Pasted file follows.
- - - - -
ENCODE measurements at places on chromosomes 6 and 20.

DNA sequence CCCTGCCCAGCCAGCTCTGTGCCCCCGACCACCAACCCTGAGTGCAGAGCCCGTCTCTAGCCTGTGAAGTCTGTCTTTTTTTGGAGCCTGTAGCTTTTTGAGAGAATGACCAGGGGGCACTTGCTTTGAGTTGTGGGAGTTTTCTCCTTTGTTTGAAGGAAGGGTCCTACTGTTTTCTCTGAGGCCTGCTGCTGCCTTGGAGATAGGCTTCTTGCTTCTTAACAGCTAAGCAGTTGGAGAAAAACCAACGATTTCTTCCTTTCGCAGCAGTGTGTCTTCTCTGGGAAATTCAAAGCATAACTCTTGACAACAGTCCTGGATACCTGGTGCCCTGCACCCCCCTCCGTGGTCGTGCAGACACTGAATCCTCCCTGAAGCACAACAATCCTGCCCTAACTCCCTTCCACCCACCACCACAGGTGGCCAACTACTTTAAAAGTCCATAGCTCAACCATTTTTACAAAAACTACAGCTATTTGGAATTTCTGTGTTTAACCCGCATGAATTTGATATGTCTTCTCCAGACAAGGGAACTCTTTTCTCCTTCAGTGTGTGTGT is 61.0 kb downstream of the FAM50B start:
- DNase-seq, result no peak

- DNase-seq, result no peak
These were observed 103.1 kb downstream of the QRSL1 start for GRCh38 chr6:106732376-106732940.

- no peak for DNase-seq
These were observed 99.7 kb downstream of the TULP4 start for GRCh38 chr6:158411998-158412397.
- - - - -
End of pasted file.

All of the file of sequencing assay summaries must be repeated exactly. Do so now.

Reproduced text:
ENCODE measurements at places on chromosomes 6 and 20.

DNA sequence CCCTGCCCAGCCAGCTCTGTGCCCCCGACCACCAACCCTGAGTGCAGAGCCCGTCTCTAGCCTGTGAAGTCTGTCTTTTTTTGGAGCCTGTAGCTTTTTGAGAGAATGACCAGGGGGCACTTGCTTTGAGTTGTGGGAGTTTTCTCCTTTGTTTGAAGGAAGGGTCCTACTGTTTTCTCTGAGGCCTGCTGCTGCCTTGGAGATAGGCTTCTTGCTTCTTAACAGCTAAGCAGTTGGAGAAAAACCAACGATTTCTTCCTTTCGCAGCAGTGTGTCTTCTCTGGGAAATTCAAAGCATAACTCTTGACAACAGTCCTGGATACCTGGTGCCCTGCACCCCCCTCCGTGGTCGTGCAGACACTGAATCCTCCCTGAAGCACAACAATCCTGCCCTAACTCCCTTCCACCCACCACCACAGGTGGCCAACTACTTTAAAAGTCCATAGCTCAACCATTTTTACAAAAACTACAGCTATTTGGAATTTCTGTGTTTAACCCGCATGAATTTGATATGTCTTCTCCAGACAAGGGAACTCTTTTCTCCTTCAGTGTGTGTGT is 61.0 kb downstream of the FAM50B start:
- DNase-seq, result no peak

- DNase-seq, result no peak
These were observed 103.1 kb downstream of the QRSL1 start for GRCh38 chr6:106732376-106732940.

- no peak for DNase-seq
These were observed 99.7 kb downstream of the TULP4 start for GRCh38 chr6:158411998-158412397.